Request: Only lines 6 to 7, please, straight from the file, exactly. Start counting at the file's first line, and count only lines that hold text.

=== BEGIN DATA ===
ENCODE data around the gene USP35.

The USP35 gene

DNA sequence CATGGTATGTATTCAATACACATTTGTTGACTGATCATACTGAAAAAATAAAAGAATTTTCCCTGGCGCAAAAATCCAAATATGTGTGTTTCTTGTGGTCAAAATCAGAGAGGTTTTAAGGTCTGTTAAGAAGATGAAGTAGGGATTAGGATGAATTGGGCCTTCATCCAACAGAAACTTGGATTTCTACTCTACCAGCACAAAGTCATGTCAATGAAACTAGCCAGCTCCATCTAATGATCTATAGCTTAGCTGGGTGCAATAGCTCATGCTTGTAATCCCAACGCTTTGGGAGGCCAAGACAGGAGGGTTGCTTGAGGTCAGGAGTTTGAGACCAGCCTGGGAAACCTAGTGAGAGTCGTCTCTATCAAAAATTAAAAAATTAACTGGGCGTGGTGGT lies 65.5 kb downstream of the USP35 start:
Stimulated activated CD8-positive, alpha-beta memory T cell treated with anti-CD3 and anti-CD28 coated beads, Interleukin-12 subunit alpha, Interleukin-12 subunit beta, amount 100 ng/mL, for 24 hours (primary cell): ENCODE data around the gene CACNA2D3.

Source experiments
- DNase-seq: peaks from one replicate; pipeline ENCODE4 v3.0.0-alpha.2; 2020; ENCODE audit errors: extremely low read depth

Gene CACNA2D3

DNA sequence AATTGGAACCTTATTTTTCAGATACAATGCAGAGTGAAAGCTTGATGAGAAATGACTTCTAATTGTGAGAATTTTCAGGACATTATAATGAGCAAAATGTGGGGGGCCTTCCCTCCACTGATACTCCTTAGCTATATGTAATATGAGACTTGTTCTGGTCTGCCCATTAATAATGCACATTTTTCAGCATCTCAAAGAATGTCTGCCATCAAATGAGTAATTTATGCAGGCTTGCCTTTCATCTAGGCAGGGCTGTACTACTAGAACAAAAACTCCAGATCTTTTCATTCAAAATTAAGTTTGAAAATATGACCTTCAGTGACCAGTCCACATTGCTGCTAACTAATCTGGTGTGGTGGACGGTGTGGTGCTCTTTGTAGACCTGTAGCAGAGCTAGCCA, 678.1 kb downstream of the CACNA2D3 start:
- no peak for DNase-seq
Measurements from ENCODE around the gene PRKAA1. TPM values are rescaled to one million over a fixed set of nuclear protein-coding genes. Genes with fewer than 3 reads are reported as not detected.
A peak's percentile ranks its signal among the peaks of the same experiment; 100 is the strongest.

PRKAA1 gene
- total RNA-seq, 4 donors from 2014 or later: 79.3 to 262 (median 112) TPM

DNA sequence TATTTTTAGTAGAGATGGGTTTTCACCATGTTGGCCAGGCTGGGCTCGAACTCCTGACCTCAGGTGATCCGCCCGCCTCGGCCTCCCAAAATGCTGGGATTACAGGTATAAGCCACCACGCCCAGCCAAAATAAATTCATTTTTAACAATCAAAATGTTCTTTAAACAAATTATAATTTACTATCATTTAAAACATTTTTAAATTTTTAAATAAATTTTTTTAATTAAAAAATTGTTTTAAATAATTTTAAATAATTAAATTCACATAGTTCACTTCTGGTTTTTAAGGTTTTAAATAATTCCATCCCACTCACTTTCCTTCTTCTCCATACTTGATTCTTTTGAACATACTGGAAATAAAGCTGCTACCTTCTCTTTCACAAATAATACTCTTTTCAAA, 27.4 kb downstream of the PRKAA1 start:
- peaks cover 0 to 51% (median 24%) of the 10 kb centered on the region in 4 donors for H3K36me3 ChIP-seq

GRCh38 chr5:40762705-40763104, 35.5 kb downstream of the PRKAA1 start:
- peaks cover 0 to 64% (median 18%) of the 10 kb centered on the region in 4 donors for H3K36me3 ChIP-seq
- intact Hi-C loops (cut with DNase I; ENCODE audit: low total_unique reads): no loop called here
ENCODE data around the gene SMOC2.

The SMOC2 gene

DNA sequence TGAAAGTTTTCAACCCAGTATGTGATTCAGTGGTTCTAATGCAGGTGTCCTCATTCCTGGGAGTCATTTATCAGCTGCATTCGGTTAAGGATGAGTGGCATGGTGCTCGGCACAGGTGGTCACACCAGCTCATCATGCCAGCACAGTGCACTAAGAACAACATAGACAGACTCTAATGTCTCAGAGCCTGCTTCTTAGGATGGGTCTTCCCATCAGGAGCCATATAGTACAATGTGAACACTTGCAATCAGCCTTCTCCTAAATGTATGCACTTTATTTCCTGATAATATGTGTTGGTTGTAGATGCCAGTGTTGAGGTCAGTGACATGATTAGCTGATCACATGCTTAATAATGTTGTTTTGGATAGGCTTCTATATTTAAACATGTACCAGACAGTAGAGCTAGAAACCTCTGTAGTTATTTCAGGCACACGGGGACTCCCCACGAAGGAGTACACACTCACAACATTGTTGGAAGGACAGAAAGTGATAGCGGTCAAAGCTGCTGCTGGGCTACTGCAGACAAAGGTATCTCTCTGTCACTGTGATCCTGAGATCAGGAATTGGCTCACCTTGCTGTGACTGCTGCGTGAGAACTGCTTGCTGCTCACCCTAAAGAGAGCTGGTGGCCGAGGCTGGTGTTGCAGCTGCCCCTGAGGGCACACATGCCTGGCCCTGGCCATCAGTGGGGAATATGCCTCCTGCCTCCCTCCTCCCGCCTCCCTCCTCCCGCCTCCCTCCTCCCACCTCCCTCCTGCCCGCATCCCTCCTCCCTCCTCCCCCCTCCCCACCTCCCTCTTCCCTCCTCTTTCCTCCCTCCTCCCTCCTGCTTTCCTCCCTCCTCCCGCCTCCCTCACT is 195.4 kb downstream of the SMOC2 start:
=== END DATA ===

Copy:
- DNase-seq: peaks from one replicate; pipeline ENCODE4 v3.0.0-alpha.2; 2020; ENCODE audit errors: extremely low read depth

Gene CACNA2D3